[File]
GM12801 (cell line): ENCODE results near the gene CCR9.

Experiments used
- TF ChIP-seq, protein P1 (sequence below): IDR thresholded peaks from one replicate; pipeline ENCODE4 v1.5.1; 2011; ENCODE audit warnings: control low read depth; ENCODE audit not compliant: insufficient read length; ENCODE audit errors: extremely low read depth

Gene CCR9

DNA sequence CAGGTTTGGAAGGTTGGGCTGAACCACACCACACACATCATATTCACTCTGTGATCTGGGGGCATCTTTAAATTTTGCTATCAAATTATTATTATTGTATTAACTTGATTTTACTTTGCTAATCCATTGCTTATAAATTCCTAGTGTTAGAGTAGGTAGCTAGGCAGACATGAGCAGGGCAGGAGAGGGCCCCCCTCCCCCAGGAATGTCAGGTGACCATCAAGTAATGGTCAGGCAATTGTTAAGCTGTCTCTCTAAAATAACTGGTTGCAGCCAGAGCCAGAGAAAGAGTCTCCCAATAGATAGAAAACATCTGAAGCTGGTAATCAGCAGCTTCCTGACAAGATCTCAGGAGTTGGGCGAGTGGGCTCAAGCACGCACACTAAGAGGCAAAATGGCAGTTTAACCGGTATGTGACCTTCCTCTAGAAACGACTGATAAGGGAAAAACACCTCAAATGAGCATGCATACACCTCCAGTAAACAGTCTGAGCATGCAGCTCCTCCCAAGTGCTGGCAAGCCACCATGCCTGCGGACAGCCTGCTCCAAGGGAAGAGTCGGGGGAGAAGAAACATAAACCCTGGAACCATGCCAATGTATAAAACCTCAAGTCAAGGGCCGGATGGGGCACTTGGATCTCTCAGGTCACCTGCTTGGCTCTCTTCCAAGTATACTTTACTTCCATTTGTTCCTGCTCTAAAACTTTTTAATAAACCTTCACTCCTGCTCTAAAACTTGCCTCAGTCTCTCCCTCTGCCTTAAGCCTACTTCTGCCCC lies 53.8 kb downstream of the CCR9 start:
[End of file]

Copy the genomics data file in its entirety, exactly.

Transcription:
GM12801 (cell line): ENCODE results near the gene CCR9.

Experiments used
- TF ChIP-seq, protein P1 (sequence below): IDR thresholded peaks from one replicate; pipeline ENCODE4 v1.5.1; 2011; ENCODE audit warnings: control low read depth; ENCODE audit not compliant: insufficient read length; ENCODE audit errors: extremely low read depth

Gene CCR9

DNA sequence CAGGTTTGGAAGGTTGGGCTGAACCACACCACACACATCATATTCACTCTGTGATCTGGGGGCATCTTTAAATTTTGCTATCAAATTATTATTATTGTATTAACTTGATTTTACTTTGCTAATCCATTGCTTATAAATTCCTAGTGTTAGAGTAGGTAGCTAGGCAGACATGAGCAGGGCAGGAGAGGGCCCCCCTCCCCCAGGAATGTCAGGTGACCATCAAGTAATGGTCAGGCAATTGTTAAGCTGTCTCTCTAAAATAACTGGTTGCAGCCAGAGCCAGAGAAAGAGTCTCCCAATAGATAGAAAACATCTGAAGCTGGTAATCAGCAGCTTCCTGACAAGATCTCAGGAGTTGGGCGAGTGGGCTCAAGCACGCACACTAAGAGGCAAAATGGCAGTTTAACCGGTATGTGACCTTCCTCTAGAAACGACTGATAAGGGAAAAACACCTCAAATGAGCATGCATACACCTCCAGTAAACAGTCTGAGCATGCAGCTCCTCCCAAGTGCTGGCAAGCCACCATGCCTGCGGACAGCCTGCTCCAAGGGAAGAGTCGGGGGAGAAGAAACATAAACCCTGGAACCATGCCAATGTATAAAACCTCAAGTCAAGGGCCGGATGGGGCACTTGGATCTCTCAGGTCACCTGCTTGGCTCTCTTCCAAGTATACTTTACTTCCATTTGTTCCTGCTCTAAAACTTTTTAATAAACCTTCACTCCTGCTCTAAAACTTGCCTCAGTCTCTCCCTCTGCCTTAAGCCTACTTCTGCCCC lies 53.8 kb downstream of the CCR9 start: